Expert Analysis: Guards vs. Colorado State
Just a question or too many to start off this column. Why do lard-assed spastic honkies sign up for the half court shooting contest? Are they trying to scar their children for life? Do they see this as another opportunity to relive those precious 10 minutes in the gym before sixth grade CYO basketball practice when every kid in the building that can't play is launching half court shots? Are they trying to impress their second wives? On Saturday, a new low was achieved in the well-chronicled and weak history of the half court shot contest at Stanford. To the rocking background of AC/DC's classic "Shoot to Thrill", donut man steps up and tries the one-handed Palumbis toss and comes up 20 feet short and follows it up by listening to the 6th Man Club (a bunch of studs worth listening to for sure - if you need help with your algorithms or posting your recent photos of your disastrous half court shooting on your MySpace page) and going to the two-handed toss that makes it maybe four feet farther than the first feeble attempt. Teejers, you are now off the hook, you can put "the sweater" back on, someone else has set the bar so low as a half-court bowler that Coach McGrath might be able to jump over it. Stop yourselves, people! A modicum of restraint, please.
Oh yea, Mrs. Roscoe and I watched the Yale game on the tube and caught the Colorado State game from the Campbell family (Clan Campbell?) seats on Saturday night, sitting next to not only the Big Lebowski himself, but also Mr. Ahlstrom, who would not stop talking about the underwhelming performance of the Stanford football team's offense against Notre Dame. Later in the column, Lars and Roscoe agreed on something…stay tuned for their mind meld.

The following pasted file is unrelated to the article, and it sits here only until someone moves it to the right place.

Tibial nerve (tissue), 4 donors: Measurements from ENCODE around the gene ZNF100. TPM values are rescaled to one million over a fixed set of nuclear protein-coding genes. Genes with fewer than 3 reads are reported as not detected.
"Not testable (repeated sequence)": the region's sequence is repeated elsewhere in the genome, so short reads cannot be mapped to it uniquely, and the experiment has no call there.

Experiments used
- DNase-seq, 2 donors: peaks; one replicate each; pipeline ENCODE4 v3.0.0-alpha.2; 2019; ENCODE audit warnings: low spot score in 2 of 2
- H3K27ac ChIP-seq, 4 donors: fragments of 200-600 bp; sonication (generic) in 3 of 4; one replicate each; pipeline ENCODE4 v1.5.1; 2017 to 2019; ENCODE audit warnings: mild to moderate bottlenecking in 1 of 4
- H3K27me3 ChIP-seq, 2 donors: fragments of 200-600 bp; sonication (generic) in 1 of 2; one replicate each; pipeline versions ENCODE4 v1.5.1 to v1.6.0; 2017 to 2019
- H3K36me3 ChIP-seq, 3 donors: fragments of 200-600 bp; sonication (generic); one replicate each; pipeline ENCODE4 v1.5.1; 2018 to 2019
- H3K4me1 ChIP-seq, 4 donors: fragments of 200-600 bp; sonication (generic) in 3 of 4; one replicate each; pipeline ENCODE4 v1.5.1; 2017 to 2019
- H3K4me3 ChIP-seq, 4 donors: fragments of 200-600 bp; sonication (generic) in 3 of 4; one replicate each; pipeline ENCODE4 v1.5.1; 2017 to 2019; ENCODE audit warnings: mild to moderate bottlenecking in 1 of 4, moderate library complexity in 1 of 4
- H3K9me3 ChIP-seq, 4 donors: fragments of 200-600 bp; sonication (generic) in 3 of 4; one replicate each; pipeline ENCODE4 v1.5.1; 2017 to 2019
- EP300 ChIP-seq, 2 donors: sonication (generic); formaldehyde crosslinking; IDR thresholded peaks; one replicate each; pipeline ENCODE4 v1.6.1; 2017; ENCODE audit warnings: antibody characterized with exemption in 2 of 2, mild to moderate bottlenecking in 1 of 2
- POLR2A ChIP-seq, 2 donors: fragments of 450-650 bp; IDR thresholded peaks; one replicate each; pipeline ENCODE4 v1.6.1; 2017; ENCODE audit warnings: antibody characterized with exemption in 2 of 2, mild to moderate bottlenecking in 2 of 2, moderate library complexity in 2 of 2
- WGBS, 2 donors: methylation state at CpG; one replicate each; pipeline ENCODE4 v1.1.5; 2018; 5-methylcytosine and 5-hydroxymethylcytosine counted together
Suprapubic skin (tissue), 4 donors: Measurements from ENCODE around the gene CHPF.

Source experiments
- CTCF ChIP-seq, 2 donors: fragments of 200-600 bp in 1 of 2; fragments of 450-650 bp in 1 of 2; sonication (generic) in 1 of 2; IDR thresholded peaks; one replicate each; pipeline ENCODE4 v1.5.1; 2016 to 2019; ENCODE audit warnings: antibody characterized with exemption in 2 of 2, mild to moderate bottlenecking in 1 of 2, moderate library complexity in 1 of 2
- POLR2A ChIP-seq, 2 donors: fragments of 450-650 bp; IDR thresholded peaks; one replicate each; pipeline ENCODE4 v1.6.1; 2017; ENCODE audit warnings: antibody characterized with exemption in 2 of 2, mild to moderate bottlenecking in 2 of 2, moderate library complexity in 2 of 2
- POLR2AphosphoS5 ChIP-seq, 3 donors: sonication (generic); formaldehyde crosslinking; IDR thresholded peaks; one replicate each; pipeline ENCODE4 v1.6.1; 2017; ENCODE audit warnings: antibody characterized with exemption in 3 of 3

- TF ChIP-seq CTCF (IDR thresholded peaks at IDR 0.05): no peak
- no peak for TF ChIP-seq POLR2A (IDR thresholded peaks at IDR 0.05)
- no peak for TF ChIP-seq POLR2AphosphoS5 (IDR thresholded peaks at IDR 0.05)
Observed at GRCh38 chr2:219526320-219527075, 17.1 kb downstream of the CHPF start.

Mitch Johnson: Although the competition certainly didn't resemble a trip to L.A. during conference, Eric Flato and Holmes (Nick or Caleb, or whatever) for Yale could lock and load and they received a ton of quality screens. Willis Gardner for the Rams was their best player and consistently showed solid creativity with the ball. I thought Mitch busted his butt on defense in these two games, but needed to show more "savvy." Neither Yale guard ever had to go to his left to get any points, and Mitch was caught too often getting screened going to the Yale player's right hand. At some point you have to read their offense and take something away. As for Gardner, occasionally back off a couple of feet and see if he actually is a threat from 17-20 feet out. Bait him into thinking about shooting. He took only one shot in that range, yet Mitch stayed up tight on him and allowed himself to get beat off of penetration a couple too many times. Again, great effort, let's get cagey out there though and use that Stanford brain. Offensively, Mitch was outstanding against mediocre pressure at best. He didn't need to produce points, he needed to get the ball to his shooters and the Dinosaur. Mission accomplished. 10 assists to two turnovers, 11 rebounds in the two games. Mitch is scaring me with his rebounding a little bit. More to the point, Mitch was really doing a solid job of making the over the top pass on the fastbreak or making a solid up the court sideline pass and letting Fred or Anthony attack. All of those passes were completed in these two games, none were even close to questionable. Solid, workmanlike stewardship, which we needed to get back to after Siena.